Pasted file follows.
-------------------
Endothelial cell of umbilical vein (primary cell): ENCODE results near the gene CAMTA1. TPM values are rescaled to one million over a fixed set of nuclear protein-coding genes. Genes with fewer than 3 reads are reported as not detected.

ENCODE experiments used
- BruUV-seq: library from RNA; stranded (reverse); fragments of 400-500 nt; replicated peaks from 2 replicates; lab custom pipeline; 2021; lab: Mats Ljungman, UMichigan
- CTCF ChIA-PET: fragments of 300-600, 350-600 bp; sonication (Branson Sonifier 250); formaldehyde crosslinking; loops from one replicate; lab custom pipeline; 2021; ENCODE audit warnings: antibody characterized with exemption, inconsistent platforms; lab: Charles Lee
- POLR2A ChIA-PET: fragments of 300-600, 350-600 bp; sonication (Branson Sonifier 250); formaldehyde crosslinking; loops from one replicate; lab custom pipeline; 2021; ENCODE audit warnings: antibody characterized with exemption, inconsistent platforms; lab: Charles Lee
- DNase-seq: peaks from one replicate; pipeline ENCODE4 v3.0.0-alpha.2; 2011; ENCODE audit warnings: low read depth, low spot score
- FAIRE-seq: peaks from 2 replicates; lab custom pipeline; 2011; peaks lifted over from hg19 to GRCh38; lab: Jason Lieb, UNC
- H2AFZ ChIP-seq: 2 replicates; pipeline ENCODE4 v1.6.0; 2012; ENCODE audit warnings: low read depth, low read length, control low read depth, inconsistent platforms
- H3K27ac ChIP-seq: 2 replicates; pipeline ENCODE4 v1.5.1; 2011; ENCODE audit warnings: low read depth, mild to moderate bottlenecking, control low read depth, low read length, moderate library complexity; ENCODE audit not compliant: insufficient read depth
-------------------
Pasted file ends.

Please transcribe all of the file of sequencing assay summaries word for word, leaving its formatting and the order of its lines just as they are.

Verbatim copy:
Endothelial cell of umbilical vein (primary cell): ENCODE results near the gene CAMTA1. TPM values are rescaled to one million over a fixed set of nuclear protein-coding genes. Genes with fewer than 3 reads are reported as not detected.

ENCODE experiments used
- BruUV-seq: library from RNA; stranded (reverse); fragments of 400-500 nt; replicated peaks from 2 replicates; lab custom pipeline; 2021; lab: Mats Ljungman, UMichigan
- CTCF ChIA-PET: fragments of 300-600, 350-600 bp; sonication (Branson Sonifier 250); formaldehyde crosslinking; loops from one replicate; lab custom pipeline; 2021; ENCODE audit warnings: antibody characterized with exemption, inconsistent platforms; lab: Charles Lee
- POLR2A ChIA-PET: fragments of 300-600, 350-600 bp; sonication (Branson Sonifier 250); formaldehyde crosslinking; loops from one replicate; lab custom pipeline; 2021; ENCODE audit warnings: antibody characterized with exemption, inconsistent platforms; lab: Charles Lee
- DNase-seq: peaks from one replicate; pipeline ENCODE4 v3.0.0-alpha.2; 2011; ENCODE audit warnings: low read depth, low spot score
- FAIRE-seq: peaks from 2 replicates; lab custom pipeline; 2011; peaks lifted over from hg19 to GRCh38; lab: Jason Lieb, UNC
- H2AFZ ChIP-seq: 2 replicates; pipeline ENCODE4 v1.6.0; 2012; ENCODE audit warnings: low read depth, low read length, control low read depth, inconsistent platforms
- H3K27ac ChIP-seq: 2 replicates; pipeline ENCODE4 v1.5.1; 2011; ENCODE audit warnings: low read depth, mild to moderate bottlenecking, control low read depth, low read length, moderate library complexity; ENCODE audit not compliant: insufficient read depth